Today, the number of Syrian refugees passed the threshold of two million, and with no sign of this tragic outflow ending. The war is now well into its third year and Syria is haemorrhaging women, children and men who cross borders often with little more than the clothes on their backs. This trend is nothing less than alarming, representing a jump of almost 1.8 million people in 12 months. One year ago today, the number of Syrian’s registered as refugees or awaiting registration stood at 230,671 people. “Syria has become the great tragedy of this century – a disgraceful humanitarian calamity with suffering and displacement unparalleled in recent history,” said Ant?nio Guterres, the UN’s High Commissioner for Refugees. “The only solace is the humanity shown by the neighbouring countries in welcoming and saving the lives of so many refugees.” More than 97 per cent of Syria’s refugees are hosted by countries in the immediate surrounding region, placing an overwhelming burden on their infrastructures, economies and societies. They urgently need massive international support to help them deal with the crisis. Reacting to the milestone, UNHCR Special Envoy Angelina Jolie expressed her dismay at the level of death, damage and danger that has forced so many Syrians to run for their lives. ‘The world risks being dangerously complacent about the Syrian humanitarian disaster. The tide of human suffering unleashed by the conflict has catastrophic implications. If the situation continues to deteriorate at this rate, the number of refugees will only grow, and some neighbouring countries could be brought to the point of collapse.”The world is tragically disunited on how to end the Syria conflict,” Ms. Jolie added, “there should be no disagreement over the need to alleviate human suffering, and no doubt of the world’s responsibility to do more. We have to support the millions of innocent people ripped from their homes, and increase the ability of neighbouring countries to cope with the influx.’ With an average of almost 5000 Syrians fleeing into neighbouring countries every day, the need to significantly increase humanitarian aid and development support to host communities has reached a critical stage. In view of the pressure the refugee exodus is placing on surrounding countries, including the worsening economic impact, ministers from Iraq, Jordan, Lebanon, and Turkey will meet with UNHCR in Geneva on Wednesday, 4 September, in a bid to accelerate international support. The number of two million represents Syrians who have registered as refugees or who are pending registration. As of end August this comprised 110,000 in Egypt, 168,000 in Iraq, 515,000 in Jordan, 716,000 in Lebanon, and 460,000 in Turkey. Some 52 per cent of this population are children aged 17 years or below. UNHCR announced only days ago, on 23 August, that the number of Syrian child refugees had exceeded a million. A further 4.25 million people are displaced inside Syria, according to data as of 27 August from the UN’s Office for the Coordination of Humanitarian Affairs. Taken together, these numbers’ amounting to a total of more than six million people torn from their homes’ mean that more Syrians are now forcibly displaced than is the case with any other country. UNHCR is active in Syria and is leading the humanitarian response to the refugee crisis in each of the surrounding countries. Humanitarian agencies are worryingly underfunded, with only 47 per cent of funds required to meet basic refugee needs received.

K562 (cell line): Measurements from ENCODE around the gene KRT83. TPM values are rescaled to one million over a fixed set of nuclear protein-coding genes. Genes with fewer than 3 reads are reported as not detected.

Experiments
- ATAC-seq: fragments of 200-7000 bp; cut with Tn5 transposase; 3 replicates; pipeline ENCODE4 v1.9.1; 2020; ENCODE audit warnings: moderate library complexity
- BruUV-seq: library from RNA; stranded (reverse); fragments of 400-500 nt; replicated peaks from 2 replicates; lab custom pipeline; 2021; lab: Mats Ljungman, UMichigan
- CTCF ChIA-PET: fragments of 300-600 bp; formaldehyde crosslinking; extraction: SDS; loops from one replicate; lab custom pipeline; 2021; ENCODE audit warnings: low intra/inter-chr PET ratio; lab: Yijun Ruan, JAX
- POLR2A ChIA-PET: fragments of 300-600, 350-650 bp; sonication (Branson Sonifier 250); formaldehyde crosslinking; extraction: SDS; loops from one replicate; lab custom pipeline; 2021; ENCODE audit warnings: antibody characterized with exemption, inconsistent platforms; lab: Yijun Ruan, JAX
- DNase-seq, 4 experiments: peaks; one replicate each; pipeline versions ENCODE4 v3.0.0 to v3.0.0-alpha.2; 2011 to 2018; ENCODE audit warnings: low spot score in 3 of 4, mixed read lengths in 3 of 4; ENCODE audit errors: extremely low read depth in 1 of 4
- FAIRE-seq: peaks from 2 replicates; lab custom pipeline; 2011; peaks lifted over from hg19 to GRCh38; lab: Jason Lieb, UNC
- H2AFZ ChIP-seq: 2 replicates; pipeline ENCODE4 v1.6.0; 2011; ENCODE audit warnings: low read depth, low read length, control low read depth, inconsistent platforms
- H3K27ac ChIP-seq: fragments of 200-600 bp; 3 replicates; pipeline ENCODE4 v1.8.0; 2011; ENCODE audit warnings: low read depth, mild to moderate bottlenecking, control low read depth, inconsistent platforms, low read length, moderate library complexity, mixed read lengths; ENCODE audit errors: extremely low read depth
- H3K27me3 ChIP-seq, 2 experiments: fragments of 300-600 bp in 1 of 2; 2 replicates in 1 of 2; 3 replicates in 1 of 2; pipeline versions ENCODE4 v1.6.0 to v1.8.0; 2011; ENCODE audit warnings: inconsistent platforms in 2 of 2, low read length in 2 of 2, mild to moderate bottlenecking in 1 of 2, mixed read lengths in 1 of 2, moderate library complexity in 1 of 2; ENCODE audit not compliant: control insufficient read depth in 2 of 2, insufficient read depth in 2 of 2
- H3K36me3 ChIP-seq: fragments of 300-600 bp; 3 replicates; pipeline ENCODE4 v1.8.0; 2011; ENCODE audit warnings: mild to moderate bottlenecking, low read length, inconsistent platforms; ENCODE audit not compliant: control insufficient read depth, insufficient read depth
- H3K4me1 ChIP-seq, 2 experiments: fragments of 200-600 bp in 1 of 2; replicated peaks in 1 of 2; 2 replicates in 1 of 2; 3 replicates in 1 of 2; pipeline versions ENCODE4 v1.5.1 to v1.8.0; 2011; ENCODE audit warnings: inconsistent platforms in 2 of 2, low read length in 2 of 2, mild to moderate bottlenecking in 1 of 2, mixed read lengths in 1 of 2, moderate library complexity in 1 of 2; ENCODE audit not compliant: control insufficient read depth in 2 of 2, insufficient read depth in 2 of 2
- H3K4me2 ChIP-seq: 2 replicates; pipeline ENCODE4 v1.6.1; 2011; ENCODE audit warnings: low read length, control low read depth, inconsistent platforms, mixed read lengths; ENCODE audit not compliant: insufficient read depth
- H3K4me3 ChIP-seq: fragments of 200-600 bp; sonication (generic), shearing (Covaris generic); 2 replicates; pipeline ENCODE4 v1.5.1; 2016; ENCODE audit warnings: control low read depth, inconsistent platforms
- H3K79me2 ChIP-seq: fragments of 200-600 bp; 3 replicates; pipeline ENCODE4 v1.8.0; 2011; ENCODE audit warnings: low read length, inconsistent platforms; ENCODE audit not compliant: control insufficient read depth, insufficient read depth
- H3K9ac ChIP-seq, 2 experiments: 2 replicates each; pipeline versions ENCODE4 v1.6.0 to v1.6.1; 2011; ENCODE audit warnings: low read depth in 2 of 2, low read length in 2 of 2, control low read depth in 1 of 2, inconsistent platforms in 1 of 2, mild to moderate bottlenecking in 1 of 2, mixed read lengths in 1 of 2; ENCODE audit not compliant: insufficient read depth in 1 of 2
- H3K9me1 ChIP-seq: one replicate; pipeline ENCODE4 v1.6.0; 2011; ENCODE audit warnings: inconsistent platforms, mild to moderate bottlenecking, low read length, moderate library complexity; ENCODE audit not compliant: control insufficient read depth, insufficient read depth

Two Million Syrians are Refugees
03 Sep 2013